Second, the implied freedom is not absolute and does not automatically trump the legislative interests that it conflicts with. It has always been recognised by the Court that the implied freedom is not an individual or personal right that may be enforced within the Courts. Instead, it operates as a constitutional guarantee that limits the exercise of legislative power, but which in turn may also yield to legislative incursion when that can be justified as reasonable.

Third, the scope or boundary of the implied freedom has never been defined in the abstract with any precision, and it may not be possible to do so. This means that every time there is said to be a legislative burden on the implied freedom, the Court must consider the nature and degree of that burden within its broader factual context in order to reach a conclusion as to whether it is justified.

The presence of these three characteristics means that the Court is required to balance the competing interests against each other to reach a conclusion on legislative validity. Specifically, it must balance the importance of the competing interest or interests embodied within the impugned legislation against the nature and degree of the incursion the legislation makes into that which is afforded protection by the constitutional guarantee. If the importance of the competing interest outweighs the nature and degree of incursion into the implied freedom, then a conclusion of validity may be reached on the basis that the incursion is justified.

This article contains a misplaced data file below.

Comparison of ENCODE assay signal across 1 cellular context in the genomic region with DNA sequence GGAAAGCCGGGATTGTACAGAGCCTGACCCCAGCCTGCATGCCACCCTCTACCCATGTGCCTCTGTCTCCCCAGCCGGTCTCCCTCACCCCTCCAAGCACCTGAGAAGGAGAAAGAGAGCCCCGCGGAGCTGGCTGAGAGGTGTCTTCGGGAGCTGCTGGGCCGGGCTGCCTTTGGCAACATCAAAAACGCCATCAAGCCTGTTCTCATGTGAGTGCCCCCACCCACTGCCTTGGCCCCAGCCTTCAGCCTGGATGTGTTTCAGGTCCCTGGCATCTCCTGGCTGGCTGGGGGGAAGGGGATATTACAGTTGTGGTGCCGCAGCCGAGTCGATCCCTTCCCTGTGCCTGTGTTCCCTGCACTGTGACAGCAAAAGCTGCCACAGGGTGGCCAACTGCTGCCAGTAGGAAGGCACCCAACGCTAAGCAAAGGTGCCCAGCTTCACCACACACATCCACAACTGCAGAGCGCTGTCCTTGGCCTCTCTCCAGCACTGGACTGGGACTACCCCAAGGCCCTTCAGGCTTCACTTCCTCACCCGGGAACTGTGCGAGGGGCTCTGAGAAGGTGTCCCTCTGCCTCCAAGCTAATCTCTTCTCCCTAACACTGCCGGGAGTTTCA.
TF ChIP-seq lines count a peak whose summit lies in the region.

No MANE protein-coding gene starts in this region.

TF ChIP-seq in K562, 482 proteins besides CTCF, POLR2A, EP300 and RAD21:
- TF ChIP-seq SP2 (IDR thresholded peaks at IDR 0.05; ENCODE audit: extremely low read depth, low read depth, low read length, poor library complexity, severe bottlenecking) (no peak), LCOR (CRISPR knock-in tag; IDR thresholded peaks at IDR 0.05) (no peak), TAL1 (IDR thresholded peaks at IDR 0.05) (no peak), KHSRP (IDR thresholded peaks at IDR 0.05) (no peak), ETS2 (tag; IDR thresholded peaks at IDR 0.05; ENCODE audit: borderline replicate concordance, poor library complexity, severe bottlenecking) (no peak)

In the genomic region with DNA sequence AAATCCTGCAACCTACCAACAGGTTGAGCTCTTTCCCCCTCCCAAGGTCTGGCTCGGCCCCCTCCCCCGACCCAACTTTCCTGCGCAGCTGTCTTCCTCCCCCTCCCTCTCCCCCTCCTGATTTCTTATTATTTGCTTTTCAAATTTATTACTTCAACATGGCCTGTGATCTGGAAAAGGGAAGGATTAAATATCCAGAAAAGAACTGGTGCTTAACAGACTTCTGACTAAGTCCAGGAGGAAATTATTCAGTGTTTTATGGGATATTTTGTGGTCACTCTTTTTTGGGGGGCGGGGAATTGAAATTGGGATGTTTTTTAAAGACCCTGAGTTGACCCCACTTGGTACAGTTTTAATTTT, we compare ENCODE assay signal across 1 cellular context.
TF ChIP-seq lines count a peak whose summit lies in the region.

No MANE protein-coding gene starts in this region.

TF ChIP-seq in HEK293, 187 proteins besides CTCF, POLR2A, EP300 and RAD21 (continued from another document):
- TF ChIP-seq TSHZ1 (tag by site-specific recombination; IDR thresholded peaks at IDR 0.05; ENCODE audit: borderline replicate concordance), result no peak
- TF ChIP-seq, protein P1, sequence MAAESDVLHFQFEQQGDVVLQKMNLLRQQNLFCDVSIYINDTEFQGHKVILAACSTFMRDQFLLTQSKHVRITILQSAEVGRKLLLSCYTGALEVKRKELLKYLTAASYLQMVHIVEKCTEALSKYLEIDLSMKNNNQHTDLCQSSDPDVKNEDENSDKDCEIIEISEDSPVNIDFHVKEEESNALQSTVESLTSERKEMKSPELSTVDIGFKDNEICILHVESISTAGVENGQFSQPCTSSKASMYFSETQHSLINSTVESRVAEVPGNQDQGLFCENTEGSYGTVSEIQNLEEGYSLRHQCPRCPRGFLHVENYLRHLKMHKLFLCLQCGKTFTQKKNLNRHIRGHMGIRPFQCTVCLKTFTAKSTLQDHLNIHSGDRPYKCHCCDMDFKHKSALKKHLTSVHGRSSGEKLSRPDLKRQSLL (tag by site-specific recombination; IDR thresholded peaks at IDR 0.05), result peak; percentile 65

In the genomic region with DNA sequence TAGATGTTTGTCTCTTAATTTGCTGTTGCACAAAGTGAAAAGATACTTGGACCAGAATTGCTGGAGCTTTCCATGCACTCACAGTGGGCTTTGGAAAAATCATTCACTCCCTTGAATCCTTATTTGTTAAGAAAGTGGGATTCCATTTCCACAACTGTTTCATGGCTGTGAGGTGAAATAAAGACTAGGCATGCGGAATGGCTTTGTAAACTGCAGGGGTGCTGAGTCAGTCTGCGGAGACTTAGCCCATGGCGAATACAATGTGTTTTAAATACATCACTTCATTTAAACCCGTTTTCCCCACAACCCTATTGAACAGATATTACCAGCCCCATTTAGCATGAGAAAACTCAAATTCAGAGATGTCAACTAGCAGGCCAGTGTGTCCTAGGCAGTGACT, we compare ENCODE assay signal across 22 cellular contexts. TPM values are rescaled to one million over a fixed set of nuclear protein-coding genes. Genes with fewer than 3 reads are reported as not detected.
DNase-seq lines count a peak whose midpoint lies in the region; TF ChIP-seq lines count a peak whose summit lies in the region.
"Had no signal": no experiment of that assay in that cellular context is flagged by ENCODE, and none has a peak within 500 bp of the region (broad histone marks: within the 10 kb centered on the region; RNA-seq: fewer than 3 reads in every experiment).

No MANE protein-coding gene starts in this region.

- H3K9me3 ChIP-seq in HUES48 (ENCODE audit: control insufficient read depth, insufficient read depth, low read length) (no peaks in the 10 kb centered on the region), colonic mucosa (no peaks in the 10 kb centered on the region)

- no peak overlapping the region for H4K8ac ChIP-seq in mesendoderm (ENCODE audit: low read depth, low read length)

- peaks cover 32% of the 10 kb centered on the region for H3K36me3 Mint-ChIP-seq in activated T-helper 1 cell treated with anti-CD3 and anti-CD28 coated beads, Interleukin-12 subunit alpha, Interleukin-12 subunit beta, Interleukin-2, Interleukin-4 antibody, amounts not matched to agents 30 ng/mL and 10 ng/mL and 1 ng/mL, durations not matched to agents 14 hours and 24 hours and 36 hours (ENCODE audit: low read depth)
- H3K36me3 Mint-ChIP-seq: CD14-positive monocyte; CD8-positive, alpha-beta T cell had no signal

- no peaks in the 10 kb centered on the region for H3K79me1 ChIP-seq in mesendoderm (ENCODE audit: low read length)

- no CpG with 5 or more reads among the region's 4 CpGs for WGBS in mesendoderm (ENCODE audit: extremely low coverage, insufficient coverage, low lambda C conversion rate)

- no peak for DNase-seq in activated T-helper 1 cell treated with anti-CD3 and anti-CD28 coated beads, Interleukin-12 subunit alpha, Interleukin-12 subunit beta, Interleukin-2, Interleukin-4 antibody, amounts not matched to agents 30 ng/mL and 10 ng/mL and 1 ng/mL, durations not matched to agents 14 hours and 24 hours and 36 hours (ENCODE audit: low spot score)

Structured proportionality

Balancing can be done in many ways – sometimes intuitively and sometimes by way of more deliberate and structured analysis. Structure and transparency in reasoning are likely to lead to greater consistency, certainty and accountability in judicial decision-making. Thus, analytical methodologies that promote these ideals and buffer against slippage into undisclosed or intuitive reasoning are to be preferred in this context. Structured proportionality is one such methodology.

Structured proportionality has been developed, primarily in European jurisdictions, to aid courts in structuring their balancing analysis. Although there are typically four stages to this analysis (proper purpose, suitability, necessity and strict proportionality), only the latter two of these stages are responsible for the analytical heavy lifting in a balancing problem.

Under the ‘necessity’ stage, the Court is led to ask whether the means adopted by the legislature is necessary to achieve its goal. That is, are there alternative approaches that could have been taken to achieve the same outcome with less impact on the protected right or interest? An answer to this question assists the Court in assessing whether the impugned provision (the ‘means’) was appropriately tailored to its goal (the ‘end’) with minimal collateral impact.

This is followed by the stage commonly known as ‘strict proportionality’ or proportionality stricto sensu. At this stage the Court asks, even if the means used were necessary, is the object of the law important enough to justify intruding upon the protected right, interest or guarantee? The application of this stage invariably involves a value judgment.